The development of any novel therapy presents two unique hurdles from an investment perspective: high failure rates and extraordinarily high upfront costs. By some estimates, it can take many hundreds of millions of dollars in capital investment and substantially more than a decade for a successful novel therapy to reach cash flow positivity. Including the costs of failed therapies and opportunity cost of capital, the all-in cost estimates balloon into the billions.*
To overcome these hurdles, venture capitalists and some public market investors have developed an investment model that offsets upfront costs by focusing on therapies with large market potential and taking multiple shots on goal. Under this model, a small number of home runs can offset high overall failure rates. We respect this model and note that it has formed the foundation of many investment firms, some of which have produced strong results for their investors. However, at Driehaus, we do things a little differently.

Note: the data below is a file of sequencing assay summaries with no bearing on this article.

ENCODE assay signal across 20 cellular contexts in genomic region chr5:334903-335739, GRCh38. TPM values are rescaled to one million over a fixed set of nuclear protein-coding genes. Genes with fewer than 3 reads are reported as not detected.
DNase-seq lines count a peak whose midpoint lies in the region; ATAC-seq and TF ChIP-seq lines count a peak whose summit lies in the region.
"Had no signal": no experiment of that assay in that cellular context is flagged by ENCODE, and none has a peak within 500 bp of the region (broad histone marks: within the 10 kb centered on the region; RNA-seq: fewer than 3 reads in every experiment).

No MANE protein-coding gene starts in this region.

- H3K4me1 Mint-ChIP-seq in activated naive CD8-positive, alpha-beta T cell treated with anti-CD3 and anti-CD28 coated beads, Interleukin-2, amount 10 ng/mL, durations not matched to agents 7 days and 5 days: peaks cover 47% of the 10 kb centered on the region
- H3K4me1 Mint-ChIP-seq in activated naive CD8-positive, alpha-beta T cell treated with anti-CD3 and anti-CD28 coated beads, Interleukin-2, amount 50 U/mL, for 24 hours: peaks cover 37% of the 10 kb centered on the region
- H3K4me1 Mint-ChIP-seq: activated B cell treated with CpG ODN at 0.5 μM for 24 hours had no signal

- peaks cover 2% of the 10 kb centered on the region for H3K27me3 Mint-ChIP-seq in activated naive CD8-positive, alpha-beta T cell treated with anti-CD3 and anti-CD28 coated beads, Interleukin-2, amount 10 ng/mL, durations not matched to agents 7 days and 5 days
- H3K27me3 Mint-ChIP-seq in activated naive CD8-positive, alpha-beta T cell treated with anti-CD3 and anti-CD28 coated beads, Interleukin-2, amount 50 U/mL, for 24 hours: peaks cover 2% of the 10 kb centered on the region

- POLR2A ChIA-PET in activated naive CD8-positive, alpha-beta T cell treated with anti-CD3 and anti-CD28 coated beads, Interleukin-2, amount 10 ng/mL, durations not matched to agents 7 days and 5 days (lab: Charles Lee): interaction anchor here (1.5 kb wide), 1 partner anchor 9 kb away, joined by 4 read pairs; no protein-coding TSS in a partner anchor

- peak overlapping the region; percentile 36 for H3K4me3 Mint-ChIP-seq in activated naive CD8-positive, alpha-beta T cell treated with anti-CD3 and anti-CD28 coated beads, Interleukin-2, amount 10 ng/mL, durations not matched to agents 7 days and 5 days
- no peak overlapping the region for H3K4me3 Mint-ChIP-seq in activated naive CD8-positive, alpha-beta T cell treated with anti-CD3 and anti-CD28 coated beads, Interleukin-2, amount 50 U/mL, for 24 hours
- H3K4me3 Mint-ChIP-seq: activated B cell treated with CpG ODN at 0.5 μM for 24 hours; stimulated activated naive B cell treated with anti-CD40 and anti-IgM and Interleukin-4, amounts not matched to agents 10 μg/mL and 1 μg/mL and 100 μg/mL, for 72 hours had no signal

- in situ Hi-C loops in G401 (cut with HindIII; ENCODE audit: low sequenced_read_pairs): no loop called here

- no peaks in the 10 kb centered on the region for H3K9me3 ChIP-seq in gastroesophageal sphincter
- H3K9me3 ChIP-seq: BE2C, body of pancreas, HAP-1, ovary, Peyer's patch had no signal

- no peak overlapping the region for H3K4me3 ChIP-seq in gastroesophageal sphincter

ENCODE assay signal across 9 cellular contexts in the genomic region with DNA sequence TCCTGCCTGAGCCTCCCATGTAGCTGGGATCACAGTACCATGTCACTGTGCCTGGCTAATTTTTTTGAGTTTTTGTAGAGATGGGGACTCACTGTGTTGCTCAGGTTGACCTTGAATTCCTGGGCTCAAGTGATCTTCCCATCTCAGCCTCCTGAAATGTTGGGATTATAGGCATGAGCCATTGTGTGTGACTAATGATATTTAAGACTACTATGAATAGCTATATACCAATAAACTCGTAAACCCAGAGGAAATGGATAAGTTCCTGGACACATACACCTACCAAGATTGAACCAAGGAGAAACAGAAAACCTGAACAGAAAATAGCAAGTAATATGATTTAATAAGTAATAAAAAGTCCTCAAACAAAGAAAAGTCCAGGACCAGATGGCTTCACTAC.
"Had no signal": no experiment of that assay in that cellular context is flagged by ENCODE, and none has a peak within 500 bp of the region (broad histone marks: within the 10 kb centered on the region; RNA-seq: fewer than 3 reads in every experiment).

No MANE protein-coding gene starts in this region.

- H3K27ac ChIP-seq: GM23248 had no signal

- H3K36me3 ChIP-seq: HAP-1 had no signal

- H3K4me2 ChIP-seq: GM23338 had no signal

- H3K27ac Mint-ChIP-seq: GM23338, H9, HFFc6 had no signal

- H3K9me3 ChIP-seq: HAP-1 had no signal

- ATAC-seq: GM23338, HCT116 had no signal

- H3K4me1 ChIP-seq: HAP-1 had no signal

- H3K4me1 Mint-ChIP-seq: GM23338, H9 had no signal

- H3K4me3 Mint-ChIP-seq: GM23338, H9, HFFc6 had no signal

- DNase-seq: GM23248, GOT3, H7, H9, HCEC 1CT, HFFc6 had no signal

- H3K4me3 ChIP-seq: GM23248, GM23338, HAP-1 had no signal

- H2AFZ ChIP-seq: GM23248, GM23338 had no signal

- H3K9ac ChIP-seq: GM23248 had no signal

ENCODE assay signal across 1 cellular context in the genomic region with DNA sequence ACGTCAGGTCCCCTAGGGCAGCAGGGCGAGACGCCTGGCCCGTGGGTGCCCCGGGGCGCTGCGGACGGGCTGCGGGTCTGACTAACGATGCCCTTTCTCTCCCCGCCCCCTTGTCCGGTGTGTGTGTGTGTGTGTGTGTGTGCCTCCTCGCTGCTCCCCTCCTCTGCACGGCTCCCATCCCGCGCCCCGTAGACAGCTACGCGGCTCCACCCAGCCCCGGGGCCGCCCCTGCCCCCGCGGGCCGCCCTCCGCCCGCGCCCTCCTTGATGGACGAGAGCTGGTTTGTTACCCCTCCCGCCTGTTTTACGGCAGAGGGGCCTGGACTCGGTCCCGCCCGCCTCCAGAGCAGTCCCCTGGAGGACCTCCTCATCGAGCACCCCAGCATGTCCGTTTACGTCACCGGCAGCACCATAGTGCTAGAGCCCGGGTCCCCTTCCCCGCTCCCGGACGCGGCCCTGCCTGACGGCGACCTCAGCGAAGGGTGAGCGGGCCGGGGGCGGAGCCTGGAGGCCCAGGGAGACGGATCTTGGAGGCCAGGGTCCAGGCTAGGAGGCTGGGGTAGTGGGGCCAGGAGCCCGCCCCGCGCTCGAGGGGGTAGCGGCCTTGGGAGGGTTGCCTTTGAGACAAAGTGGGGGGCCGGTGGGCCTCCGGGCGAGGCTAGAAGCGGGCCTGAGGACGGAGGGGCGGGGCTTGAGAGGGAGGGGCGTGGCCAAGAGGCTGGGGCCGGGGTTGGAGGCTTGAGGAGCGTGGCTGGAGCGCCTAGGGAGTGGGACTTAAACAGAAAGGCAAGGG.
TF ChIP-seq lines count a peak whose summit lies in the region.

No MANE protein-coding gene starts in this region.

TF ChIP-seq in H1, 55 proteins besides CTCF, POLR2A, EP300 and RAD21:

Our investment model offsets upfront costs by prioritizing therapies with both high probability of success and tight error bars around terminal value (Exhibit 1). To borrow a sports analogy, our model prioritizes batting average over slugging percentage. We developed this model over the past decade investing in and observing biotech markets. With this approach, we have been able to focus on differentiated areas of market inefficiency that others may have overlooked. Over time, we believe this approach will enable us to continue to produce strong results for our investors that can complement – and in some cases rival – those of our successful venture capital model peers.
Exhibit 1. Clinical Stage Biotech Investing: Comparing VC Approach to Driehaus Approach
Source: Driehaus Capital Management LLC
*See DiMasi, “Innovation in the pharmaceutical industry: New estimates of R&D costs,” Journal of Health Economics, 2016, and Adams, “Estimating The Cost Of New Drug Development: Is It Really $802 Million?,” Health Affairs, 2006.
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